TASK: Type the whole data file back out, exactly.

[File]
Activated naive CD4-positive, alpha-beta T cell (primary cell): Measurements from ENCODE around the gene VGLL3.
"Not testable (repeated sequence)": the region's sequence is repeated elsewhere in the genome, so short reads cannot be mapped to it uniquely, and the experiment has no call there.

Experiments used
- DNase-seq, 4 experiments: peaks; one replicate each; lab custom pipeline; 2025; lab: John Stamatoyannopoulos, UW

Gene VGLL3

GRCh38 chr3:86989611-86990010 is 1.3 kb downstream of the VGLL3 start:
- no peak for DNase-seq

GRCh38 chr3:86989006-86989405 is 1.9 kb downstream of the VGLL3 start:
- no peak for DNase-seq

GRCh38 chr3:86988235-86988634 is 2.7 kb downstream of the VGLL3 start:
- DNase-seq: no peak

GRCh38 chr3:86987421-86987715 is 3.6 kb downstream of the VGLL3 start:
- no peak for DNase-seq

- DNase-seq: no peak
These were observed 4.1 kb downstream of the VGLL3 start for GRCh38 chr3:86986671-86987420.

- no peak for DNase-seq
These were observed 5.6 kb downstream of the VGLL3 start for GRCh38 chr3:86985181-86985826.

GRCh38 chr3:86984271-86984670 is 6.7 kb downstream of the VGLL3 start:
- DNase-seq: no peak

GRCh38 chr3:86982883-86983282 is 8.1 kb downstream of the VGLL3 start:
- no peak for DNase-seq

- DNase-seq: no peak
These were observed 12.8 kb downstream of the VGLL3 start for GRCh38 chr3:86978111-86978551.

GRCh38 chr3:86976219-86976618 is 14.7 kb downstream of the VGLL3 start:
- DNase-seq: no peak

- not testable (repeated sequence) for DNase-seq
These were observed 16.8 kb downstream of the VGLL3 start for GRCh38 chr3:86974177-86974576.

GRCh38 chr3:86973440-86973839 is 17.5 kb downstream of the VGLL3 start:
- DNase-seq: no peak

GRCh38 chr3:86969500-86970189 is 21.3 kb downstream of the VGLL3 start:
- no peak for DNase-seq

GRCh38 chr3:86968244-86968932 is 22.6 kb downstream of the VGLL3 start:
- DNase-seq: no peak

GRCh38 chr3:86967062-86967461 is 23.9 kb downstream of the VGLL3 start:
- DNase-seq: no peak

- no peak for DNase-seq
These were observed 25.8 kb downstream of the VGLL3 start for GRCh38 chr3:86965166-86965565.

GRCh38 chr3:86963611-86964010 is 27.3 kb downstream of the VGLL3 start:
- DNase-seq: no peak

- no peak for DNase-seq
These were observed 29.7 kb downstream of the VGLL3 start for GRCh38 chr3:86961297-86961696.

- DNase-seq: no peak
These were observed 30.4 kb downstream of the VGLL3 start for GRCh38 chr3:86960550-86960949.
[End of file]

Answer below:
Activated naive CD4-positive, alpha-beta T cell (primary cell): Measurements from ENCODE around the gene VGLL3.
"Not testable (repeated sequence)": the region's sequence is repeated elsewhere in the genome, so short reads cannot be mapped to it uniquely, and the experiment has no call there.

Experiments used
- DNase-seq, 4 experiments: peaks; one replicate each; lab custom pipeline; 2025; lab: John Stamatoyannopoulos, UW

Gene VGLL3

GRCh38 chr3:86989611-86990010 is 1.3 kb downstream of the VGLL3 start:
- no peak for DNase-seq

GRCh38 chr3:86989006-86989405 is 1.9 kb downstream of the VGLL3 start:
- no peak for DNase-seq

GRCh38 chr3:86988235-86988634 is 2.7 kb downstream of the VGLL3 start:
- DNase-seq: no peak

GRCh38 chr3:86987421-86987715 is 3.6 kb downstream of the VGLL3 start:
- no peak for DNase-seq

- DNase-seq: no peak
These were observed 4.1 kb downstream of the VGLL3 start for GRCh38 chr3:86986671-86987420.

- no peak for DNase-seq
These were observed 5.6 kb downstream of the VGLL3 start for GRCh38 chr3:86985181-86985826.

GRCh38 chr3:86984271-86984670 is 6.7 kb downstream of the VGLL3 start:
- DNase-seq: no peak

GRCh38 chr3:86982883-86983282 is 8.1 kb downstream of the VGLL3 start:
- no peak for DNase-seq

- DNase-seq: no peak
These were observed 12.8 kb downstream of the VGLL3 start for GRCh38 chr3:86978111-86978551.

GRCh38 chr3:86976219-86976618 is 14.7 kb downstream of the VGLL3 start:
- DNase-seq: no peak

- not testable (repeated sequence) for DNase-seq
These were observed 16.8 kb downstream of the VGLL3 start for GRCh38 chr3:86974177-86974576.

GRCh38 chr3:86973440-86973839 is 17.5 kb downstream of the VGLL3 start:
- DNase-seq: no peak

GRCh38 chr3:86969500-86970189 is 21.3 kb downstream of the VGLL3 start:
- no peak for DNase-seq

GRCh38 chr3:86968244-86968932 is 22.6 kb downstream of the VGLL3 start:
- DNase-seq: no peak

GRCh38 chr3:86967062-86967461 is 23.9 kb downstream of the VGLL3 start:
- DNase-seq: no peak

- no peak for DNase-seq
These were observed 25.8 kb downstream of the VGLL3 start for GRCh38 chr3:86965166-86965565.

GRCh38 chr3:86963611-86964010 is 27.3 kb downstream of the VGLL3 start:
- DNase-seq: no peak

- no peak for DNase-seq
These were observed 29.7 kb downstream of the VGLL3 start for GRCh38 chr3:86961297-86961696.

- DNase-seq: no peak
These were observed 30.4 kb downstream of the VGLL3 start for GRCh38 chr3:86960550-86960949.